Tuesday, September 26, 2023
HomeMarketgold rate today: Gold's fall continues on resurgent US dollar and buoyant...

gold rate today: Gold’s fall continues on resurgent US dollar and buoyant yields hot news

Highlight of the week ending September 8 was a somewhat unexpected surge in the US yields despite a softer than expected US non-farm payroll report for the month of August released on September 1. Notwithstanding the somewhat weaker than expected monthly job report, the US yields surged on the huge quantum of corporate bond issuance lined up in September. Apart from that, occasionally hawkish Fedspeak, the US economy showing resilience amid high-interest rates, and inflation concerns also weighed on the treasuries. The US Dollar Index closed with a weekly gain of 0.80% at 105.06.

The US Dollar Index rallied for the eighth consecutive week, which is its longest winning streak since 2005. The Greenback gained as the US economy is presently doing better than its peers, especially the European economies. The Euro-zone and the UK economies are grappling with a grim possibility of stagflation as these economies are slowing down amid high inflation, thus the Bank of England and the European Central Bank face a tough task of bringing inflation down without high interest rates causing further damage to these economies. US ISM manufacturing (August), ISM manufacturing prices paid, initial jobless claims, ISM services and ISM services data were better than forecasts and showed improvement over their respective previous readings.

On the other hand, the Euro-zone’s 2Q GDP (final) reading was revised lower to 0.10% from the previous estimate of 0.30%; even the y-o-y reading at 0.50% trailed the estimate of 0.60%. Similarly, Japan’s 2Q (final) GDP was revised lower from 1.50% to 1.30% Vs the forecast of 1.20%.

High oil prices and the ailing Chinese economy are other major factors supporting the US Dollar Index in the present scenario. In a notable development, the Chinese Yuan has fallen to an all-time low against the US Dollar.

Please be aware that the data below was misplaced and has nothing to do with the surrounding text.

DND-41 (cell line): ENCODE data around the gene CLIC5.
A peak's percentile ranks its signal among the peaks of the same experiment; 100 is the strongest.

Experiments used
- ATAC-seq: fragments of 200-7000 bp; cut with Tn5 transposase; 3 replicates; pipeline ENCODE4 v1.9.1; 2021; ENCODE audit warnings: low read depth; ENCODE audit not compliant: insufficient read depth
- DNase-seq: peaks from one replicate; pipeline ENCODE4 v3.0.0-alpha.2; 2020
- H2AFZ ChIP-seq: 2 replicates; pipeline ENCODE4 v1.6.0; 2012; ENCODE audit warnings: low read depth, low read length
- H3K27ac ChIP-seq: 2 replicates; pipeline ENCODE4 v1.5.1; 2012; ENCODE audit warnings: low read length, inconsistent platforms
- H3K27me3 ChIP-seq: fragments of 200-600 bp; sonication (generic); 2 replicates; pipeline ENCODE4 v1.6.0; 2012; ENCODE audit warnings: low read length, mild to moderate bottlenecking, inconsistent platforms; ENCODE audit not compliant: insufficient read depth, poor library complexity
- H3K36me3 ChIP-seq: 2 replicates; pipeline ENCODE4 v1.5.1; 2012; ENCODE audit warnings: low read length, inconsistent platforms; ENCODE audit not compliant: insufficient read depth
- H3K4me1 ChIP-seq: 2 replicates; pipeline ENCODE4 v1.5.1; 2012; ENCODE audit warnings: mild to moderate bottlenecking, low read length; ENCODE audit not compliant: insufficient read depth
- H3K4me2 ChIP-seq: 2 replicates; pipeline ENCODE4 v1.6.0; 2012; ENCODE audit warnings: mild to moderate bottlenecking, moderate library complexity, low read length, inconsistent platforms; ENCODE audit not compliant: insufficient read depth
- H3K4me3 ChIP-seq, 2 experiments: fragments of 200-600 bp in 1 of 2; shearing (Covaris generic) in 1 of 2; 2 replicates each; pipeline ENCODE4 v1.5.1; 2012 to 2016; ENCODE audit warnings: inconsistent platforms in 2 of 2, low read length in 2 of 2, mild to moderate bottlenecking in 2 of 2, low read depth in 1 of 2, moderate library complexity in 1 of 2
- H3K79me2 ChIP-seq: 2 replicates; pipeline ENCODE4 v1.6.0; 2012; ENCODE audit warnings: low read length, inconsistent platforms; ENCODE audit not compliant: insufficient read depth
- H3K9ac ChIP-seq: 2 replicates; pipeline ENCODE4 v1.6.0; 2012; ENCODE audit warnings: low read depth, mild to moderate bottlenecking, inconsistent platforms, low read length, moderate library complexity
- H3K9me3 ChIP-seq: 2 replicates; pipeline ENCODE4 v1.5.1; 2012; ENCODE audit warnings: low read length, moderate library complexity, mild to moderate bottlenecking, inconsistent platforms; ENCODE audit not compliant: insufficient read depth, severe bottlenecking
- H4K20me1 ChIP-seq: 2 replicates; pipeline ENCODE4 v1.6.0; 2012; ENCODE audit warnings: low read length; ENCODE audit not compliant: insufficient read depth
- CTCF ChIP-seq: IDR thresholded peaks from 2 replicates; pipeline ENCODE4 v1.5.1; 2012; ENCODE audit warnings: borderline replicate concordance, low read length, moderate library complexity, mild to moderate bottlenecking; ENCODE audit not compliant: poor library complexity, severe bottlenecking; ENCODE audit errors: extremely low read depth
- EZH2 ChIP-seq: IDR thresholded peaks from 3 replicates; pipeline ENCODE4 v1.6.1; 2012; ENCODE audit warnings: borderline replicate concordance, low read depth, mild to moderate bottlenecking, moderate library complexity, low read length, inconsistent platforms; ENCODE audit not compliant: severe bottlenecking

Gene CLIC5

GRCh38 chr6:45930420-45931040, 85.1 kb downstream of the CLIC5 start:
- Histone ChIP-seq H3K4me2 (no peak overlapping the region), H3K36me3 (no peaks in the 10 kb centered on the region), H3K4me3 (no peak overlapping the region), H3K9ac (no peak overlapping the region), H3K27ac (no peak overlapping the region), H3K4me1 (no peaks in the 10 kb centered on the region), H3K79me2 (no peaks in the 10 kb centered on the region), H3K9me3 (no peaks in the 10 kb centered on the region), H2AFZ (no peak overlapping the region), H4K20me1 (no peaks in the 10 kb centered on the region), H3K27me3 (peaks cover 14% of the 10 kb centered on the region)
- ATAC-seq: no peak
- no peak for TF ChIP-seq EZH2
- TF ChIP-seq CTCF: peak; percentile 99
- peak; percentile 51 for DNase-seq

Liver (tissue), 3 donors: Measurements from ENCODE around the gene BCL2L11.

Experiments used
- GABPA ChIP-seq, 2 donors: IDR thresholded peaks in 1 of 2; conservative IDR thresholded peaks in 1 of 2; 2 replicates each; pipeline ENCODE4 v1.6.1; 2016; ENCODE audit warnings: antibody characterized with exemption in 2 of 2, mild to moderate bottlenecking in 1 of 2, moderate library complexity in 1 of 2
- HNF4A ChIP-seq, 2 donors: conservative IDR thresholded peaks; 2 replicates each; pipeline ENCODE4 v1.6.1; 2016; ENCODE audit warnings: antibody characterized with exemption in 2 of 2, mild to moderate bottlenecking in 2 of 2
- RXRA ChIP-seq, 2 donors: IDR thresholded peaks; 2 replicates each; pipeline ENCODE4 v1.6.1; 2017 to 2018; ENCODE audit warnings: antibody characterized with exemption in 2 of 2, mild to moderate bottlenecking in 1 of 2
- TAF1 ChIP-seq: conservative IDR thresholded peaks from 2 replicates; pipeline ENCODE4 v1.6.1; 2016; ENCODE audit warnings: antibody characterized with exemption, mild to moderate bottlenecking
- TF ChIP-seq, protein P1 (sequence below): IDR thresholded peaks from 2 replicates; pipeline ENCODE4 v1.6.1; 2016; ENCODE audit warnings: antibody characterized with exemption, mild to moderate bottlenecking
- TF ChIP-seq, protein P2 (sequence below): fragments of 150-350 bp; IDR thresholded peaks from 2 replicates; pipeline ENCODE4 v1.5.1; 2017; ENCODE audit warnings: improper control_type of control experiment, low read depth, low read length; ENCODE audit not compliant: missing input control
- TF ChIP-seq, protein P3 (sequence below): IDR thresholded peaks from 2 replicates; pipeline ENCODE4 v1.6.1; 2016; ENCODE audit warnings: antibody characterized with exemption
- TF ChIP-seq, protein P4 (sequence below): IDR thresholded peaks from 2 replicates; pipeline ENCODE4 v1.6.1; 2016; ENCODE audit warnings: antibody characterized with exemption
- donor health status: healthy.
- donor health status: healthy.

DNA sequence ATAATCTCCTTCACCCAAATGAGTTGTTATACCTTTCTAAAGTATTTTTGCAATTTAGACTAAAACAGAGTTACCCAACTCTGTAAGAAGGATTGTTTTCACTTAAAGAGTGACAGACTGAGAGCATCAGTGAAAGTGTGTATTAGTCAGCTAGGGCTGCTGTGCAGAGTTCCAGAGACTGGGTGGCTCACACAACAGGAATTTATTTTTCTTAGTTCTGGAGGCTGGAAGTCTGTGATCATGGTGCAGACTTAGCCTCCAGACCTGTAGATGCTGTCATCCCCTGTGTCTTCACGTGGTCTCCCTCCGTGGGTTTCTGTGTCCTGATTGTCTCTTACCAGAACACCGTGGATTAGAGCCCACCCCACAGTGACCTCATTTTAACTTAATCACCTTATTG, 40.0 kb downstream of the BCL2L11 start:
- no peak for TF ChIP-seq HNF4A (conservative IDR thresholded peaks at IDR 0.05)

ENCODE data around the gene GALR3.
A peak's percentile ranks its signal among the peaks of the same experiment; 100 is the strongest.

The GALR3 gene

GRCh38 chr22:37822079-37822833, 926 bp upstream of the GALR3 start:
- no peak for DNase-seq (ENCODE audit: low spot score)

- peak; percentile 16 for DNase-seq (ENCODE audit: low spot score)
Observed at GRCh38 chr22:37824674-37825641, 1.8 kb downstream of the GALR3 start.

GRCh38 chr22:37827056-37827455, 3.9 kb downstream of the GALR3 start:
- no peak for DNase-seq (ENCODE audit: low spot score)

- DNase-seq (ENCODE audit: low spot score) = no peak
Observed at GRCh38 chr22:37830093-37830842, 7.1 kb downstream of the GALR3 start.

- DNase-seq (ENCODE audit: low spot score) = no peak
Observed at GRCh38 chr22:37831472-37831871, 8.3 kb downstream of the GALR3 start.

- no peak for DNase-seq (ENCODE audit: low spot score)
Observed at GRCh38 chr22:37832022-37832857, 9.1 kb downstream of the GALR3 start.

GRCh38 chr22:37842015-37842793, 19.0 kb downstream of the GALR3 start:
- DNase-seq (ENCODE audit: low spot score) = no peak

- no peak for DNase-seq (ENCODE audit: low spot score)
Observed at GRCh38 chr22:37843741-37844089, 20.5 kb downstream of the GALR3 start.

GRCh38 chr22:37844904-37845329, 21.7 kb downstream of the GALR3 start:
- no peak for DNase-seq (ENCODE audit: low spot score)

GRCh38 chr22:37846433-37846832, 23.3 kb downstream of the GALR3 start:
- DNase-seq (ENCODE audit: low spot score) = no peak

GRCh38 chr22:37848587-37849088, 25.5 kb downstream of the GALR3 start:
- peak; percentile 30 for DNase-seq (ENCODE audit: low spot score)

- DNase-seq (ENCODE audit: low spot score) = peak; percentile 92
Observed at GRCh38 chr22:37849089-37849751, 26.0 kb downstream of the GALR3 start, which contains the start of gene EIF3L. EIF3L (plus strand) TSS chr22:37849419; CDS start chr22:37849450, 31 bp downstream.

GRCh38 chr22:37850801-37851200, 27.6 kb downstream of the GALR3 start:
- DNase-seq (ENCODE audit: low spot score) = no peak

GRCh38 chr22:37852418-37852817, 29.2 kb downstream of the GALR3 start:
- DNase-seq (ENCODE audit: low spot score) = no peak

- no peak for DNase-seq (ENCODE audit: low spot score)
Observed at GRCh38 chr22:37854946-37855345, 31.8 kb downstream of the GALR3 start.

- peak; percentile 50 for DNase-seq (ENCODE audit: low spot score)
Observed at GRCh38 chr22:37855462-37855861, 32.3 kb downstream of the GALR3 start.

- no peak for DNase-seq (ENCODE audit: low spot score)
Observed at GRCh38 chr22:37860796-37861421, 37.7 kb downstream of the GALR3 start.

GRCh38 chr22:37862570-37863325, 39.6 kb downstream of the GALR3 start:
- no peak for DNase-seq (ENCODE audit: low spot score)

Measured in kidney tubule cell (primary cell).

Spot gold closed the week ending September 8 with a weekly loss of 1% as it closed at $1919. The two-year US yields at 4.989% were up around 1.30% as the tens were up roughly 1.90% to close at 4.26%.

The US Federal Reserve officials seem to be leaning towards a skip in September, though they are open to a hike later this year, thus November rate hike probability stands above 50% currently.

John Williams, president of the New York Federal Reserve, said that the Fed’s monetary policy is in a good place, though it needs to be data-dependent. Fed’s Bostic stressed at letting the restrictive policy work, whereas Goolsbee informed that the Fed’s debate was shifting to how long to keep rates high. Analysis by two Chicago Fed economists suggests that the Fed’s policy is already restrictive enough to bring down the US inflation to the Federal Reserve’s target of 2% by mid-2024 without causing a recession. The Boston Fed President Susan Collins said that further tightening may be warranted depending upon the incoming data. Christopher Waller, the Fed’s Governor, is leaning towards a skip in September as the data suggest that they need not do anything soon. Cleveland Fed President Mester called for further tightening to curb inflation.In a positive development for gold, Central Banks bought a net 55 tons of gold in July with China emerging as the largest buyer adding 23 tons of gold to its reserves, thus extending its buying spree to the ninth consecutive month. China has bought a net 188 tons of gold YTD and is the largest gold buyer this year so far.

Next week, investors will closely watch US CPI inflation (August), retail sales advance (August) and University of Michigan consumer sentiment and inflation expectations data. Out of Euro-zone, Germany’s ZEW Survey expectations (September) and European Central Bank’s monetary policy decision will be crucial. UK’s monthly job report (August) and monthly GDP data (July) will be in focus, too. China’s retail sales and industrial production (August) will also entertain market participants.

Presently, the fortune of gold is closely tied to the US yields and the Dollar Index. A slower pace of corporate bond issuance may ease downside pressure on the US treasuries, which will support the metal. The US Dollar may be due for a correction after such a long stretch of winning streak, which will be supportive, too.

Overall, we expect gold to remain choppy and volatile next week with a slight negative bias, though the metal is widely expected to be range-bound ahead of the US inflation data to be released Wednesday.

Support is at $1915/$1900/$1885. Resistance is seen at $1932/$1955/$1965.

(The Author is Associate Vice President, Fundamental Currencies and Commodities at Sharekhan)

(Disclaimer: Recommendations, suggestions, views and opinions given by the experts are their own. These do not represent the views of Economic Times)

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